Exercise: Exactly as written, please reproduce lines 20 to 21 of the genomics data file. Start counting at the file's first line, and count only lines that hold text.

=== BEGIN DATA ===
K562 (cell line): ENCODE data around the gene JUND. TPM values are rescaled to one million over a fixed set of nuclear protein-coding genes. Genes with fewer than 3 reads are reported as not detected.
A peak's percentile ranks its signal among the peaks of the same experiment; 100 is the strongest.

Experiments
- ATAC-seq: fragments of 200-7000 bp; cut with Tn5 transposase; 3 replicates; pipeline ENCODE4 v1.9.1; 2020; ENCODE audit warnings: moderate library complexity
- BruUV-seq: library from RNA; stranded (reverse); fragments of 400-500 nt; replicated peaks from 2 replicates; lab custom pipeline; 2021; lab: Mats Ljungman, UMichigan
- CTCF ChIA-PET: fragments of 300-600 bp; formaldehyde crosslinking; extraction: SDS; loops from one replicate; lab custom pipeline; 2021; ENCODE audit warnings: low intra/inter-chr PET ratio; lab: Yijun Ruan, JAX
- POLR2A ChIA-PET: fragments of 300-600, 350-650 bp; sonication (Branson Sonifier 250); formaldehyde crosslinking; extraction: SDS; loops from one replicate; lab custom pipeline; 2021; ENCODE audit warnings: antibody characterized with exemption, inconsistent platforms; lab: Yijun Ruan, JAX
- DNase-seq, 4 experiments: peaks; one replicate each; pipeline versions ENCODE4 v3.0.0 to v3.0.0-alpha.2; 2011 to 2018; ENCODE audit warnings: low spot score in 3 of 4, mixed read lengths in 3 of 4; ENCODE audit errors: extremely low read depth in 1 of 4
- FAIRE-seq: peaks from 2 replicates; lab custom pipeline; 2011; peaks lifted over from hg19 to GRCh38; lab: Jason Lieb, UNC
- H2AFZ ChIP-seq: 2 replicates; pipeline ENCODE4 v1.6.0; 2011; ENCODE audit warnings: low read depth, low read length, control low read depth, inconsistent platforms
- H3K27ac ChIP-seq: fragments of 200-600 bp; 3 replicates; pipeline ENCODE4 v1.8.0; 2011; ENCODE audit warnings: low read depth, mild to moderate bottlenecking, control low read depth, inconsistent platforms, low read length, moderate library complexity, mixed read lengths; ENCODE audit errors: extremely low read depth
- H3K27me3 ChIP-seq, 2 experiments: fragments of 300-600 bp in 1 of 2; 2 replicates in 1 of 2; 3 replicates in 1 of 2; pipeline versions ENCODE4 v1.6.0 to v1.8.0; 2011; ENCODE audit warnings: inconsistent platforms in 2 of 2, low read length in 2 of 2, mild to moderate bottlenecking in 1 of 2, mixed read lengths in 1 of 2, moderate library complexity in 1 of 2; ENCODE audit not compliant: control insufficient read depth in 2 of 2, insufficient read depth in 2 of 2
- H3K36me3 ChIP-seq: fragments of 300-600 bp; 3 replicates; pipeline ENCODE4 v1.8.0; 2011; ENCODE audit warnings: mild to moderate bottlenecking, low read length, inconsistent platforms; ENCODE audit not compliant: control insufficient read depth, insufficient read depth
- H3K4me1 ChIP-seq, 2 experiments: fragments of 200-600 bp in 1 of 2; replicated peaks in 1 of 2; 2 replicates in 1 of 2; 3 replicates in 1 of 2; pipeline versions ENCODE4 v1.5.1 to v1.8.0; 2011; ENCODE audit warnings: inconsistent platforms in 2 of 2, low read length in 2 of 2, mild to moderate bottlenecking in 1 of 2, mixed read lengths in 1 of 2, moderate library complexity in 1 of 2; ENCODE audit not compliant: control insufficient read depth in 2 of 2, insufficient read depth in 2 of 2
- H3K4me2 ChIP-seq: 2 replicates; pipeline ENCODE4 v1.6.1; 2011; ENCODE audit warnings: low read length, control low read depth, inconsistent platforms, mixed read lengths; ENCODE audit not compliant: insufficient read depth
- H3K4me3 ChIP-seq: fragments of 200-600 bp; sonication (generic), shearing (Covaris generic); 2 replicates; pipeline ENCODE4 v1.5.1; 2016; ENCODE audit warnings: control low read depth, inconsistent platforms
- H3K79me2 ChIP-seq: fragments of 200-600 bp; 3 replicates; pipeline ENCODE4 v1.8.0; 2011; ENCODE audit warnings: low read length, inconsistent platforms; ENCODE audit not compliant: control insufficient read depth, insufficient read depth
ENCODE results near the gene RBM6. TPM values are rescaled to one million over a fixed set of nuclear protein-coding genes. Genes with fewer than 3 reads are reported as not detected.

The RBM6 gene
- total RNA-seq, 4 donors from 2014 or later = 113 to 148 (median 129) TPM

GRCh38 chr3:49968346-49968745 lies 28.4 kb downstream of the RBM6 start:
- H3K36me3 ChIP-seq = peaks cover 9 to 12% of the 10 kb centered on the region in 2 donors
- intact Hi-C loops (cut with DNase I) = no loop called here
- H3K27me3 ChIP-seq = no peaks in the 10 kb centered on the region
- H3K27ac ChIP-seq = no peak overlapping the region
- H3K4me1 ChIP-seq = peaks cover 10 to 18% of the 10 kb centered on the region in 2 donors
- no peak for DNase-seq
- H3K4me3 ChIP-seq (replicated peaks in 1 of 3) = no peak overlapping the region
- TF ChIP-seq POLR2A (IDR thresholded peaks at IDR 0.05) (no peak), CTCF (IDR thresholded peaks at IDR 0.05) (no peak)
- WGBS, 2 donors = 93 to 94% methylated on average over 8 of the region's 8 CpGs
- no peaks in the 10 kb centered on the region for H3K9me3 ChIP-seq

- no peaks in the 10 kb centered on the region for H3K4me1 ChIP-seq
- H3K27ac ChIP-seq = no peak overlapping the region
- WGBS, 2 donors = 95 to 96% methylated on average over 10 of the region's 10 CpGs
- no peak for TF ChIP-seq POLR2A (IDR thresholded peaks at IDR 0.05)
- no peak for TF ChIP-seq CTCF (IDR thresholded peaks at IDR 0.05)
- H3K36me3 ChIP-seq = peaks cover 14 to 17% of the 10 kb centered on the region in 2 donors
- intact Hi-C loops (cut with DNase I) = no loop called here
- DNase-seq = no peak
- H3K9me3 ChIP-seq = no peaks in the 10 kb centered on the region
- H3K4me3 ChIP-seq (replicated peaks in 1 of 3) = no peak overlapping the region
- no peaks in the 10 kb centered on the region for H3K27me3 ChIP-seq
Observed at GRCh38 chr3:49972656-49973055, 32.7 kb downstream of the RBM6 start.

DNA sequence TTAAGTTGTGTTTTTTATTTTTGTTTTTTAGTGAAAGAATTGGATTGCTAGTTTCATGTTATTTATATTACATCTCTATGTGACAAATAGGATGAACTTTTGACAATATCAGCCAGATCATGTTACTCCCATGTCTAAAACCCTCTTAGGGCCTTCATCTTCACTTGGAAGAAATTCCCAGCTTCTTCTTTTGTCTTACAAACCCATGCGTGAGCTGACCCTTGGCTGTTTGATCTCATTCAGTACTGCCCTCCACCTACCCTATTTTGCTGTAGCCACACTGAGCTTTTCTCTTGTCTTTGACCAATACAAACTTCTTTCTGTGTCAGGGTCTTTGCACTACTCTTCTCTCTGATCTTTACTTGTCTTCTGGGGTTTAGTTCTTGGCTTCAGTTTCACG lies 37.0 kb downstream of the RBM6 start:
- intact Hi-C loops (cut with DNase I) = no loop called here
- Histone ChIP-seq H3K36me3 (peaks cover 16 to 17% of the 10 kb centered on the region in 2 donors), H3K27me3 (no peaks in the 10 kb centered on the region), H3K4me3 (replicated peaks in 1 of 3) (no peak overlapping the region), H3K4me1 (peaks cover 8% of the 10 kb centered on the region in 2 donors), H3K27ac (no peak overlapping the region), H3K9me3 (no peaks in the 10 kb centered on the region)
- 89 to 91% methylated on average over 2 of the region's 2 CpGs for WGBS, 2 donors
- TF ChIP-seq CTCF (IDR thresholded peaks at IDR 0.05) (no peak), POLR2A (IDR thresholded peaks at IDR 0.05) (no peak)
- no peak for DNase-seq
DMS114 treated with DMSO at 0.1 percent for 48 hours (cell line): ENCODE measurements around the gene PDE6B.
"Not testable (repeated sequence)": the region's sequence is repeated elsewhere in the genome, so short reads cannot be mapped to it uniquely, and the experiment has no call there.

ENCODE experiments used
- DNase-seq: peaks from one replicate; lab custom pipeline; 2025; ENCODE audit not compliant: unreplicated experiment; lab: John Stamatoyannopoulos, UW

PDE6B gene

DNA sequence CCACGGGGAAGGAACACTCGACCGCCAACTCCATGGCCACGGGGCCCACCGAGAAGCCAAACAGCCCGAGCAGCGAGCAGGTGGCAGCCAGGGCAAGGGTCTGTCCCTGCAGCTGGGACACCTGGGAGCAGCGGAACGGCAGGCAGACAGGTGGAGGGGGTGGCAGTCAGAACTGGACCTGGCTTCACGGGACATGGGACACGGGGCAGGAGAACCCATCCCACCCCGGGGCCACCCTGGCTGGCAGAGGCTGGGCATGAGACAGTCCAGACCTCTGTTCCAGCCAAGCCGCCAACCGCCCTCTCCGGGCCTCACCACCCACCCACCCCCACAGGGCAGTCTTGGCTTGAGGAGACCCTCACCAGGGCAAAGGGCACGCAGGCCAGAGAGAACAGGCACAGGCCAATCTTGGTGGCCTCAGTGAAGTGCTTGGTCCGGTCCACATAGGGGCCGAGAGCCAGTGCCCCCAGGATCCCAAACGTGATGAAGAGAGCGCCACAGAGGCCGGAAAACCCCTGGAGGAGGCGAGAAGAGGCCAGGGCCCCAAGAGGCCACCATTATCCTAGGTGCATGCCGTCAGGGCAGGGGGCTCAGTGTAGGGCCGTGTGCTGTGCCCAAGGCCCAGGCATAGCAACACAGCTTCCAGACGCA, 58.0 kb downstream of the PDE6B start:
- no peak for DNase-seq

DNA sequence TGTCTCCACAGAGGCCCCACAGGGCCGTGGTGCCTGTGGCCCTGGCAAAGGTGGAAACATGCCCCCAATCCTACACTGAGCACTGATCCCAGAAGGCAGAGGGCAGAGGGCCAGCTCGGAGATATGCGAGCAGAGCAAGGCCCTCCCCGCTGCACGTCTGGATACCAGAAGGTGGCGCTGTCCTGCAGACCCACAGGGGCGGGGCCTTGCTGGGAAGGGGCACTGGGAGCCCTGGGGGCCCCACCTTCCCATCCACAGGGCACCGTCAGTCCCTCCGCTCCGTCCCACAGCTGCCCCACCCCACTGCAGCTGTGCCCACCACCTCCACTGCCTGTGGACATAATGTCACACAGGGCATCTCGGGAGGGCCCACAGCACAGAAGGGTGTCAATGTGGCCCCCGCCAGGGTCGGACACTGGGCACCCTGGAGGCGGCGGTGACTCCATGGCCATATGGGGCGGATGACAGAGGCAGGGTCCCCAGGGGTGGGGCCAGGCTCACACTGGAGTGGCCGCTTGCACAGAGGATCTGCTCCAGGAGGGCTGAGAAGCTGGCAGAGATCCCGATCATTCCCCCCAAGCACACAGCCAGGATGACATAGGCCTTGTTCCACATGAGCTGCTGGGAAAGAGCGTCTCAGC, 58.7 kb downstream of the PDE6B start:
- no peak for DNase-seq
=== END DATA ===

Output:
- total RNA-seq, 4 donors from 2014 or later = 113 to 148 (median 129) TPM

GRCh38 chr3:49968346-49968745 lies 28.4 kb downstream of the RBM6 start: